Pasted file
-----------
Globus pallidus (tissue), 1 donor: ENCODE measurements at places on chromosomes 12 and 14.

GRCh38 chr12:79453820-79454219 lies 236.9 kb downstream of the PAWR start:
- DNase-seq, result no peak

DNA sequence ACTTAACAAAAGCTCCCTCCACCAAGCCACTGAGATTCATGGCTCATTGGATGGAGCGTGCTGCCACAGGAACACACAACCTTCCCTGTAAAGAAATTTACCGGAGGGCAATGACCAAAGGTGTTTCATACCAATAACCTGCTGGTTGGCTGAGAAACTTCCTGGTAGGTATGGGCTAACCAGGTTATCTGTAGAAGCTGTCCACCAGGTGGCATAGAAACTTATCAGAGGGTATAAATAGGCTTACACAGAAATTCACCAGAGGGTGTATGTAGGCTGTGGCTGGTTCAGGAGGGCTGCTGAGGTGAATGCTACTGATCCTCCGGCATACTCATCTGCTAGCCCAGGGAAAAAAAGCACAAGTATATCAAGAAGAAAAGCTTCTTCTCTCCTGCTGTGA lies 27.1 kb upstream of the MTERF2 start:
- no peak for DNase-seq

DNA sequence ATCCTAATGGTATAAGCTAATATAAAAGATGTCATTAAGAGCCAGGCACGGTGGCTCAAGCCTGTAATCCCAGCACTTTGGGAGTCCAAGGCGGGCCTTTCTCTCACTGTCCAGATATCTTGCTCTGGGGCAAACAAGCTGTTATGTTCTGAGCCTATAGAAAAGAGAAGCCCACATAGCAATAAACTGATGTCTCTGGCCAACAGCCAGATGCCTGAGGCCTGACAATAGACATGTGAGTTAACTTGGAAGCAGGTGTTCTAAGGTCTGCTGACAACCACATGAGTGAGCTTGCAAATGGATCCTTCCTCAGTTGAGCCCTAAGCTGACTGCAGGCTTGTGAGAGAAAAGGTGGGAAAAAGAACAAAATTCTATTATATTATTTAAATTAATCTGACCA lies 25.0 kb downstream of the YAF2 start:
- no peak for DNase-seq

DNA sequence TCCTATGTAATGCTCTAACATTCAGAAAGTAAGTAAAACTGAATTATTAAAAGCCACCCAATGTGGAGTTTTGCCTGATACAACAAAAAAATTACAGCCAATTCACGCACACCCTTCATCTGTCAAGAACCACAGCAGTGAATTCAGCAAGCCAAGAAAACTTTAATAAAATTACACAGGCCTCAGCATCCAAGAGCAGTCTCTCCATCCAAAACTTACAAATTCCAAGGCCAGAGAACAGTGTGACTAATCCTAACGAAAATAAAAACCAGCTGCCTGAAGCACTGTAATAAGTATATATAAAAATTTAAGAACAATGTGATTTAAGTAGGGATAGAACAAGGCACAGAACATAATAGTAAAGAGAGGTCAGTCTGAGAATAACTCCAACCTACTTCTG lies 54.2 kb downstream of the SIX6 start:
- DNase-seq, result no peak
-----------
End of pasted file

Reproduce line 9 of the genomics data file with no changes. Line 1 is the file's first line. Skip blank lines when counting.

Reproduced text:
- DNase-seq, result no peak